Skip to main content

La Perra died and it's my fault

I found her this morning.  La Perra was lying besides one of the creek's pillars under San Jacinto.  I don't
think she had been dead too long  because her body was not very cold.
The men at the Picnic tienda where I fed her last Sunday across the street tell me that she's been going down for a month.  I know that she starved to death, and that is the worst death of all.
Last Sunday I wanted to take her to the dog shelter here in San Anto, but they're closed on Sunday. I have two dogs in my tiny yard, and I was afraid to keep her with me.  On Monday I had to deal with my 91 year-old father's pre-funeral wishes in Raymondville, four hours away, and I was afraid to delay his wishes.  La Perra ate a little barbacoa on Sunday morning and I left food with the men, who promised to feed her.  I looked for her on Monday night, Tuesday, Wednesday, all week.  She must have been alive, just waiting to die.  I should have pressed Juanillo the homeless man when he told me that La Perra slept with him to help me find her right now.  I should have taken her to the Animal Defense League last Sunday, which is way north on Nacogdoches here, except they are very hard to reach, and the last time I needed their help with the dog I have at home now, they refused.
Still, this is my fault.  I didn't think my girlfriends would help me.  They just tease me and don't really want to know. 
La Perra died because I was afraid of my landlord, of rejection from the ADL, giving up on my friends who don't want to see that a starving dog is the most vulnerable creature in a world of social injustice.
I"m so sorry, La Perra.  I should have, I should have loved you more.  Please forgive me.

Comments

Unknown said…
Barbara, you did your best. Thank you for trying to be La Perra's angel.
Tiffany
Austin Boxer Rescue
kimberlya said…
You are so beautiful, Barbara. Thank you for your bodhisattva ways.
Monet said…
I'm so sorry about La Perra. I know that you tried your hardest. I'm an MFA student at Texas State University, and my Chicano/a literature class just read and discussed your beautiful novel. It was the favorite book we read over the semester, and I wanted you to know that it made a profound impact on me as a writer. Thank you!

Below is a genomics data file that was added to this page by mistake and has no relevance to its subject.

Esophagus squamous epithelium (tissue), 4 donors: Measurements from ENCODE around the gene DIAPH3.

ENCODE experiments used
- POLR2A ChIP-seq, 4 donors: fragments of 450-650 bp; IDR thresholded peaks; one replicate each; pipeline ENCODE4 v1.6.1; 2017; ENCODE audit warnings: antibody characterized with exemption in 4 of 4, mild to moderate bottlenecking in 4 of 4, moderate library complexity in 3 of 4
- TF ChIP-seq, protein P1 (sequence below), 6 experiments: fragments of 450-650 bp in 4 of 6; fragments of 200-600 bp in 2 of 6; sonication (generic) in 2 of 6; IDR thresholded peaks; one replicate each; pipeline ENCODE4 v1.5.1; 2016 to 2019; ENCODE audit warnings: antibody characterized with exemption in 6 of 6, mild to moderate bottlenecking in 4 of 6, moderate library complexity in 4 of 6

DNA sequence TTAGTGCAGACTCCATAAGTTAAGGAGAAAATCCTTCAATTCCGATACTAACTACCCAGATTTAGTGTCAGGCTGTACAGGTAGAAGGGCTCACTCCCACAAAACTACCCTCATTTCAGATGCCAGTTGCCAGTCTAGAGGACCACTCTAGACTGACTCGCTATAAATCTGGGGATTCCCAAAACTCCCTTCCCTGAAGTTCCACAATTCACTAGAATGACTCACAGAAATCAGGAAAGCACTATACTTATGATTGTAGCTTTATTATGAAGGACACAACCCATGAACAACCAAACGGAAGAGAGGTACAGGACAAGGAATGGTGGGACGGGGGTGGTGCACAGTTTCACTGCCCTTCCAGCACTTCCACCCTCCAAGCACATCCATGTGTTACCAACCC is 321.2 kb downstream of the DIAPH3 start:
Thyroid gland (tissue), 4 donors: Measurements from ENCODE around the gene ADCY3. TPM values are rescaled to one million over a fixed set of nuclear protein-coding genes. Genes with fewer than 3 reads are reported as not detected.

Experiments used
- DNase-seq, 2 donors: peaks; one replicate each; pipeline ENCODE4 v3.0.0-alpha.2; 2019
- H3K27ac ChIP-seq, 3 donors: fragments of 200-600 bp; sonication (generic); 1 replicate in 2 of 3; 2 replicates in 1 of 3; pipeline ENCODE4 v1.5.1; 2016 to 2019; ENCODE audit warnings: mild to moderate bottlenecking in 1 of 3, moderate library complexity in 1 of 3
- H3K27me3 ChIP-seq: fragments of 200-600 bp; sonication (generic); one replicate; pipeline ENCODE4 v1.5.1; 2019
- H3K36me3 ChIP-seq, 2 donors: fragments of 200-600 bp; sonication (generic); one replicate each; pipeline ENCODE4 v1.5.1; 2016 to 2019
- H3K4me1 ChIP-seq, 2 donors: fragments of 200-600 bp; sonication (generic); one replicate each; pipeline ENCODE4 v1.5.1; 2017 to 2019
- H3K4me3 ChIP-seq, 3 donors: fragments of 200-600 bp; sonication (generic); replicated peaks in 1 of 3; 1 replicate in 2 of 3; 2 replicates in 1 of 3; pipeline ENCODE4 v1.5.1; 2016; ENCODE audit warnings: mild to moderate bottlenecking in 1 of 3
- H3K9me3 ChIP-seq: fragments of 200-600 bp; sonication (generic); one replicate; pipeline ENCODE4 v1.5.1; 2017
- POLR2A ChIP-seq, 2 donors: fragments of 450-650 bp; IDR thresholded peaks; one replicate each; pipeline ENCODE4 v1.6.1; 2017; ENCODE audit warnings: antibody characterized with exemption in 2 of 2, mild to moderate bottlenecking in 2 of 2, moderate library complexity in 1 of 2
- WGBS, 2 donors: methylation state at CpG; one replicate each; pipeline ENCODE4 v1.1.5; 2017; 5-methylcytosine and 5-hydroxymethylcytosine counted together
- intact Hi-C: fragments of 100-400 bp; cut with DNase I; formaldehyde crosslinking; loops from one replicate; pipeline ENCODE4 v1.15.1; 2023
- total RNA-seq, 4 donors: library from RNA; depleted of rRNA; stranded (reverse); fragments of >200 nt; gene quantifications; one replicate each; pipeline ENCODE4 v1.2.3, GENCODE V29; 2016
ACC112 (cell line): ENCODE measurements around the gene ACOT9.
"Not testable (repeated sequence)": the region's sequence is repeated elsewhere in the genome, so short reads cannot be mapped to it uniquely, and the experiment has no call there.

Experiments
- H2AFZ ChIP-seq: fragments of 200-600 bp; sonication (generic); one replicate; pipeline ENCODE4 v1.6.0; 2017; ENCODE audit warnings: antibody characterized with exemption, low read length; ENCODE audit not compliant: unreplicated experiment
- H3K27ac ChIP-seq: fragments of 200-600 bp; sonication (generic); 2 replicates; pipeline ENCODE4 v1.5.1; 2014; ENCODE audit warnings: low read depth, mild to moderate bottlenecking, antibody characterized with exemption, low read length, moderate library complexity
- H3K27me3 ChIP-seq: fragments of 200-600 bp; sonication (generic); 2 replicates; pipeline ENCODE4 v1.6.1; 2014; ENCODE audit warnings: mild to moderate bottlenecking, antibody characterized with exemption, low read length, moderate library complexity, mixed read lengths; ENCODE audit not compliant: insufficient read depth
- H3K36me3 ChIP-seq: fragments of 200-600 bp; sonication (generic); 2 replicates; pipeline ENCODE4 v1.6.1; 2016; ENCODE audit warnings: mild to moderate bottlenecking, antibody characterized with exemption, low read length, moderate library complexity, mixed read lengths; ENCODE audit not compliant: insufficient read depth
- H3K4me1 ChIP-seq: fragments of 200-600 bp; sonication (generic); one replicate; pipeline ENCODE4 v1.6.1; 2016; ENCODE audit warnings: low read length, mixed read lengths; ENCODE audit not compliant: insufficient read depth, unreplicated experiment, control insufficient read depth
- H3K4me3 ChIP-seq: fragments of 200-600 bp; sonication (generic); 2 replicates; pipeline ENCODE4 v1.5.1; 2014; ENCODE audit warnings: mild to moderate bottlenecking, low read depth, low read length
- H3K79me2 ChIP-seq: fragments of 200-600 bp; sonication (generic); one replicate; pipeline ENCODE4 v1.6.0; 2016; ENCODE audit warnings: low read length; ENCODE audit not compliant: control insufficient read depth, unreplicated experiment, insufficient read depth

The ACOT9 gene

monetm1218@hotmail.com
http://anecdotesandapples.weebly.com

Popular posts from this blog

Twelve Heads in a Bag: Hector Saldana's Krayolas painting in bold, true colors

Longleaf pines are native to the southeast United States, and their conservation status is vulnerable. Only three percent of this historic, unrottable pine tree forest that can live up to 500 years remains. With long leaf pine (no smack gum) by the comeback sensations, The Krayolas, it is clear they intend to make great music for the long haul. I’m talking about one song in particular, “Twelve Heads in a Bag,” a deceptive rock-ballad (written and sung by Hector Saldana, with Max Baca on bajo sexto and Michael Guerra on accordion). Twelve Heads… is dedicated to the beheaded victims of Mexico’s drug wars. As has been said before but needs to be said again, it is the first corrido of the 21st century and it’s for the history books. Twelve Heads in a Bag makes you want to dance with a Lone Star in your hand, no matter the barbeque stains on your Tshirt, wondering why it wasn’t you in that bag.

Bloody Towels & Jerry Joe Pittman, Asst. Police Chief of San Antonio

Assistant Chief Jerry Pittman has called the San Antonio Observer, San Antonio's leading Black newspaper, to say that he's human, that he's made a mistake. But I suspect he's thinking twice about retiring, because he needs another year to get his full pension. He’s scary . When I first saw Asst. Chief Jerry Pittman en persona , San Antonio ’s highest-ranking black cop, and certainly most-controversial, my gut talked to me. I was at Pittman’s press conference downtown, orchestrated by the most expensive public relations firm in town, Connolly & Company, on March 11, 05, where he announced his exoneration from rape allegations brought by his step-niece, a 39 year-old working-class, black, woman. Chief Pittman, a 6’5” blue-black brother, with bullets instead of eyes, would’ve shot me if he could that day because of my questions, while the rest of the media kissed his grits. Look, I’m a middle-aged woman who trusts her intuition about men, and I
Today is Tuesday, May 3rd, and so much has happened.  A brain tumor.  More yoga and walking.  A little less combat.  Weight dropping.  Spirit rising.  Back in the city, where I belong.  Looking for good photos to give you, organizing my crazy files.  And a new President!  So much to say, more than beating up on him -- that will only take us so far.  Time to hit the streets, challenge the fears that he represents.  Don't be afraid, no tengan miedo.  If I survived a massive brain tumor -- big as a grapefruit -- we can survive and transcend this. More tomorrow.  One day a week from now on.